This is the season when people start thinking about tilling their vegetable garden areas, but it is too wet to work the soil.  It’s a good time to start building mulch beds that you can immediately plant seeds and starts in.  You can do this anywhere you grow other plants as well; vegetables don’t need to grow in their own mini-farm in your yard; they just need good sun.  They can be worked into your landscape.
          Another good reason to mulch rather than tilling in compost is that tilling brings weed seeds to the surface where they can grow; kills many earthworms and soil predators; and mixes air into the soil that decomposes organic matter faster, causing nutrient loss from leaching and evaporation.  Letting worms work in nutritious mulch captures its nutrients in worm castings that release nutrients slowly and have lighter, better texture than uneaten soil, while coarse top mulch provides a home for predators like ground beetles, centipedes, and soldier beetles while protecting soil.

Fall: a compost pile of layered leaves and garden plants, about 2 feet high, built for growing watermelons, a small yellow Red Hot Poker on one side, a large growing area behind, about 8" deep in leaves.

 February: the pile has settled about 6 inches.

February: compost is added to speed decomposition.  The compost will be covered with 4 x 8 sand before planting the watermelons, with large rocks in the center to plant the seeds around.  Naked leaves will keep weed seeds from landing and sprouting around the watermelons.

        You can build beds with leaves, mainly available in the fall, a foot of which will grow huge vegetables.  For winter vegetables and small seeds, you can put an inch of compost on top, covered with an inch of coarse mulch like pine needles or shredded or nugget.  Scatter small seeds on the surface and plant starts and large seeds into the leaves.  Compost keeps the leaves wet and provides nutrients to help them rot faster; coarse mulch keeps it from drying out.  You can plant summer starts and large seeds into leaves alone for best weed control, as dry surface leaves make a poor seed bed for weeds.  This is just one reason why leaves make the best mulch for maintenance.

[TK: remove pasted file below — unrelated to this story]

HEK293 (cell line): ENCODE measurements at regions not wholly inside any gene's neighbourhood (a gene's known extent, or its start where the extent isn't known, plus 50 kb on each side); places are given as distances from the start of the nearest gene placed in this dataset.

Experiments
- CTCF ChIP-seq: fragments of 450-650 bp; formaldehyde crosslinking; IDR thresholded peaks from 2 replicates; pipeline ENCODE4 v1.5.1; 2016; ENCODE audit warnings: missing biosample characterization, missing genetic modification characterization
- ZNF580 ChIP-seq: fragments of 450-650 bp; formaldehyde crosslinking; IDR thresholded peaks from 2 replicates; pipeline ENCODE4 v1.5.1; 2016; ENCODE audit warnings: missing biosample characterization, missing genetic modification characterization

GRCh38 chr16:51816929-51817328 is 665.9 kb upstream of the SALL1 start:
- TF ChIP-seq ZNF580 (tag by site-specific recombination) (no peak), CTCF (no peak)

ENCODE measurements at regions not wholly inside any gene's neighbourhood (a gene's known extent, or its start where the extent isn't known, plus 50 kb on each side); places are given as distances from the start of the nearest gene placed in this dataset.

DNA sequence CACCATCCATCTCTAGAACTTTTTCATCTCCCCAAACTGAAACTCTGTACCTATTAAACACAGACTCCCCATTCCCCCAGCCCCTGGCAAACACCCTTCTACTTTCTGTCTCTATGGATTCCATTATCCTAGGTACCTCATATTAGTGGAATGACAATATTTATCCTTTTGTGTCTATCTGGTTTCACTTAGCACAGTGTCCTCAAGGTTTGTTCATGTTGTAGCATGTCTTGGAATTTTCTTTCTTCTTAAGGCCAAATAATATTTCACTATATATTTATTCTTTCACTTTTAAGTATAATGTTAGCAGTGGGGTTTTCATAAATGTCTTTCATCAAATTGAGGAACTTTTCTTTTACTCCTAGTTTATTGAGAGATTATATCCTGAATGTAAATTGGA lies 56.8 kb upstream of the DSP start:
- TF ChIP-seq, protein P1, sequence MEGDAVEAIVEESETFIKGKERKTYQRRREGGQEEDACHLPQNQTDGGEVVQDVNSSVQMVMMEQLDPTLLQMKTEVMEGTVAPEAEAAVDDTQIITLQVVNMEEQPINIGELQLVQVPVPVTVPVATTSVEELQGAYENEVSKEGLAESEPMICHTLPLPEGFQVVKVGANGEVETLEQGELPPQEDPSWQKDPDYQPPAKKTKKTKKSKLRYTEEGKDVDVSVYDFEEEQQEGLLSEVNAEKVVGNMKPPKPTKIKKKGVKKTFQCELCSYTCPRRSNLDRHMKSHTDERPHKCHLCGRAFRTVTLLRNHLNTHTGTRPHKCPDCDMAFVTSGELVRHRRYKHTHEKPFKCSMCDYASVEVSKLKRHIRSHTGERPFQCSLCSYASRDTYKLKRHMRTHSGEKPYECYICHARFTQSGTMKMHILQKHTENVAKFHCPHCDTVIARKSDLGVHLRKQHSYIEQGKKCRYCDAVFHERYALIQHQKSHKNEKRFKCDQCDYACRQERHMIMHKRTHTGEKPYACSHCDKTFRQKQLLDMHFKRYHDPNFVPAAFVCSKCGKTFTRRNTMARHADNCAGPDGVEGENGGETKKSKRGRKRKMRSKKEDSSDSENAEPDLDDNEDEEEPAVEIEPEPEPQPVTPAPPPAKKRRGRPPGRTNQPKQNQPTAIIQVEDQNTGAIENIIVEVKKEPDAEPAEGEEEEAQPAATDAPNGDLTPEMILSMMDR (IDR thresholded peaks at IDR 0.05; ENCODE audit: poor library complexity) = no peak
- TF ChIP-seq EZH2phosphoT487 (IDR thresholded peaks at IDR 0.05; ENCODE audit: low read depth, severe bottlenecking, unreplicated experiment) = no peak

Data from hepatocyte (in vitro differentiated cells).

A potato popping up in February

          Leaves being not so available in spring, you can build beds with straight compost.  Six inches is equivalent to a foot of leaves and is ready to grow plants right away.  Two inches is good for ornamental shrubs and flowers.  This compost also needs to be protected from sun by coarse mulch, which is also needed for shelter by predators that keep pests under control.
          Paths also have to be mulched, to keep weeds from growing.  Like the beds, weeds have to be pulled when they grow anyways.  2 inches of coarse mulch like wood chips, chipped trimmings, or coarse bark can keep weeds down for a year and has to be renewed yearly.  An inch of 4 x 8 sand, river sand sifted to 1/4-1/8 inch, can be weeded with a hula hoe (AKA stirrup  hoe or scuffle hoe) when the weeds are small, and the weeds raked up, saving bending for each weed.  It is cleaner than organic mulch paths, easily blowing clean, while raking sifts dirt to below the sand.  It's also good for mulching over compost, heating the soil for fast growth.
          Beds made of leaves or mulch will spread into the paths from feet and birds and squirrels seeking food unless they are edged with something solid.  Cobble rock about 6 inches high, can be laid in curving lines for beauty and smooth lines of travel, end to end.  Brick can be used, but is more exacting to lay.  Wood lends itself only to straight lines and eventually falls apart.

February 2015 issue, online at GardenGrantsPass.blogspot.com and at the Mail Center, 305 NE 6th
Follow @AnRycke on Twitter; GP Gardener on Facebook; check out GPgardener.com for blogs

Rycke Brown, Natural Gardener          541-955-9040        rycke@gardener.com